We have a safe search tools for kids. It is more of a phone friendly version of our site that automatically ensures safe search is on at http://www.safesearchkids.com/app.html or enter “Safe Search Kids” in your phones app store to get the links. Having your tweens and teens agree to use this version of search will automatically ensure safe filtering is always on. That said, you still need to set up guidelines that allow you to view history on their phone when needed, as well has having them promise to not delete their history knowing you may look at it.

An open conversation about all of these issues is vital to instilling responsible behavior from kids of all ages. To explore internet filtering with more parental control, explore internet filtering software, which can also be activated on smart phones.

Once upon a time… kids would have to go outside to play a game with friends, get up to change the TV channel manually, and would have to walk 3 miles to school—uphill, both ways. A little further down the road, kids have access to newfangled technology and their parents are struggling to keep up with it all.

If you’re the parent of a teenager (or even an almost-teenager, tween) you may already be familiar with the pressure but still the the numbers are still shocking:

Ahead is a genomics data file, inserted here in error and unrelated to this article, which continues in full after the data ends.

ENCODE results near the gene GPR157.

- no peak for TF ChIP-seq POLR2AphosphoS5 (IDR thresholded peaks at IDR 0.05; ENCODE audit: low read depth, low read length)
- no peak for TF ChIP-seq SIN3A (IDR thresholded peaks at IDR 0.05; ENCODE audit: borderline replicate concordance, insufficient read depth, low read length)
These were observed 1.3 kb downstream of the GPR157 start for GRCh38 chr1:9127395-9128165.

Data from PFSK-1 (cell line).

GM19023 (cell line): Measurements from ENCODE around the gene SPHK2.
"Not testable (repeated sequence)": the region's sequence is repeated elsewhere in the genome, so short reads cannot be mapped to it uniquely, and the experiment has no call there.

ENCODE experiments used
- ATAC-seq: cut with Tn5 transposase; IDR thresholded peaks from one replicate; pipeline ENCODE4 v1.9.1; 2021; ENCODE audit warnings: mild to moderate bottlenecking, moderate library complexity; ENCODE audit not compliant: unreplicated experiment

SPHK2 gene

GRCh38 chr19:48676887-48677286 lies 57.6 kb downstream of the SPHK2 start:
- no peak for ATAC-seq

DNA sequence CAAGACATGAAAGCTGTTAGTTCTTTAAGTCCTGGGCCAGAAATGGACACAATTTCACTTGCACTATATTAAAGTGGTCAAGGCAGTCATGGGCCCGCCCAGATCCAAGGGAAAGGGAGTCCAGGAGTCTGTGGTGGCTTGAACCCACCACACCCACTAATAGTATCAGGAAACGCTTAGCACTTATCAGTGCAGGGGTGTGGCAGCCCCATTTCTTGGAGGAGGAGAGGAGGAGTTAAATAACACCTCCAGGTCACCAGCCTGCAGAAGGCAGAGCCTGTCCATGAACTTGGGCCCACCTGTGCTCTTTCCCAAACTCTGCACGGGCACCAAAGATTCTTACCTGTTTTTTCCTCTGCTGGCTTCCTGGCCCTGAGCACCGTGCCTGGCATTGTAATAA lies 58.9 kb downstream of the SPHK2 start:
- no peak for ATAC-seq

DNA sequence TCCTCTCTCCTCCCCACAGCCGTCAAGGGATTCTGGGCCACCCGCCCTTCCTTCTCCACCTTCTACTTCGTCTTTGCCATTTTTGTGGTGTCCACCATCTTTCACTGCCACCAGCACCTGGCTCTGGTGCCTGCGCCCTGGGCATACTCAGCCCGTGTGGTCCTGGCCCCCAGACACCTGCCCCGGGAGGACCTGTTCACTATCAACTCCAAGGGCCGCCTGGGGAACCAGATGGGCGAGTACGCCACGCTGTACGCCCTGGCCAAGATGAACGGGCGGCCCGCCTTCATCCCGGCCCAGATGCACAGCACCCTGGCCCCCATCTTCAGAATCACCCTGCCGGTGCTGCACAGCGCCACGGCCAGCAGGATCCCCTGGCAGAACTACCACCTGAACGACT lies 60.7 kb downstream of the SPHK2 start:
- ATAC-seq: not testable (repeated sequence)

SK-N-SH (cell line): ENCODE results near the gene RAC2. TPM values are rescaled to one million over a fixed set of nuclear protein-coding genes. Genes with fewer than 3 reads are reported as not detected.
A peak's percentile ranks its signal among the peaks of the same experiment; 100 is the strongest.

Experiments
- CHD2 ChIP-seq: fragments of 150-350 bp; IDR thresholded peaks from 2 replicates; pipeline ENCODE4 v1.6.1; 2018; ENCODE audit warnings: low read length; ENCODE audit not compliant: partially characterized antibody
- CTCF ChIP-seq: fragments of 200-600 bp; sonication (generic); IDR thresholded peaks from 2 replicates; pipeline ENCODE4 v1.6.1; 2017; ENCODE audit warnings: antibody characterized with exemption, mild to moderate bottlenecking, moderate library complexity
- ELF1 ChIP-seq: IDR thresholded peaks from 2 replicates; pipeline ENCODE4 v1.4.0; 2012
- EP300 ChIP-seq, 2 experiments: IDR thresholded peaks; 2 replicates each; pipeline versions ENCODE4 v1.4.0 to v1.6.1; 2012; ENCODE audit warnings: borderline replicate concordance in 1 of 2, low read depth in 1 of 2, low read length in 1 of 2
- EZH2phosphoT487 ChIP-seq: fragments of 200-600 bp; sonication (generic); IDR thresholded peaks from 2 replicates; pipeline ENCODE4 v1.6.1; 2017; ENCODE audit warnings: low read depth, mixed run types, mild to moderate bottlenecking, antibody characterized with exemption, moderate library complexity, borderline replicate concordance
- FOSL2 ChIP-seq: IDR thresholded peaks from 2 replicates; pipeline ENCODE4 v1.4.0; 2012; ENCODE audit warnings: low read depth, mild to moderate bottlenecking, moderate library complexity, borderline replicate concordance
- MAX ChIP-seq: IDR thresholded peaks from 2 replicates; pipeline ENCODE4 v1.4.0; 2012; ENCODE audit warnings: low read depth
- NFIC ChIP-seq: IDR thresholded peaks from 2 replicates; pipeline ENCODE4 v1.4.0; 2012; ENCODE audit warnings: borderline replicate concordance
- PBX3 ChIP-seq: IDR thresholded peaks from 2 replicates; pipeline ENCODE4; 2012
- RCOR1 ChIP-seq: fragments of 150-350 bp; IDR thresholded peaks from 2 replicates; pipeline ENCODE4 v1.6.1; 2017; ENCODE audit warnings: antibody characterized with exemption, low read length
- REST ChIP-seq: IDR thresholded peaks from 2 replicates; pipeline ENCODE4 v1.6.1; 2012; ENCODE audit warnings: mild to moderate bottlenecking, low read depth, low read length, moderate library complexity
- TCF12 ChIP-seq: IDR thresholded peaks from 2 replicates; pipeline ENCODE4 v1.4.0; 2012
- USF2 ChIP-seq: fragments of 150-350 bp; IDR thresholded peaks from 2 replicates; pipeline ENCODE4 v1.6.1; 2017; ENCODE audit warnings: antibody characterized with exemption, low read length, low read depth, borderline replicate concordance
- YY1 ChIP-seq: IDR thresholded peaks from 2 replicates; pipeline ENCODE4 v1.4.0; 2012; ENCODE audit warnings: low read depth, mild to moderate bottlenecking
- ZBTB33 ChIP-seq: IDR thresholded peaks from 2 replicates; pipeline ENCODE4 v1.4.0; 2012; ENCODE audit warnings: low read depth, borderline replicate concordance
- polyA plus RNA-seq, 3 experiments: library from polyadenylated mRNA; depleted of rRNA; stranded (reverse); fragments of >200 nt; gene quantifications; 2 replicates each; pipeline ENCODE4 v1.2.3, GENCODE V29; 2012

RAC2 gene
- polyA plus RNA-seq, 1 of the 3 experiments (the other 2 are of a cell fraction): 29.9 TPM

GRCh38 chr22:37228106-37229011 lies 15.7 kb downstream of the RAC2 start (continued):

• A whopping 77% of teens (between the ages of 12 and 17) own a cell phone.
  • Furthermore, 56% of tweens (ages 8 through 12) own a cell phone!
  • 75% of teen drivers admitted to texting while driving.
  • 28% of teens admitted to sending inappropriate pictures via text.
  • A large group of parents were asked what age would be appropriate for a child to get their first cell phone. 22% of those parents felt that 10 was a good age!

So if you haven’t been asked the following question yet… get ready, it’s coming very soon.

“Mom/Dad, Can I Have a Smart Phone?”

In all honesty, it becomes harder and harder to say no. We all remember being on the other end of “but everyone else has one!” and how frustrating it felt when your parents didn’t understand. So, we try to understand because we remember feeling excluded from their generation, and we don’t want to put our kids through that same torture.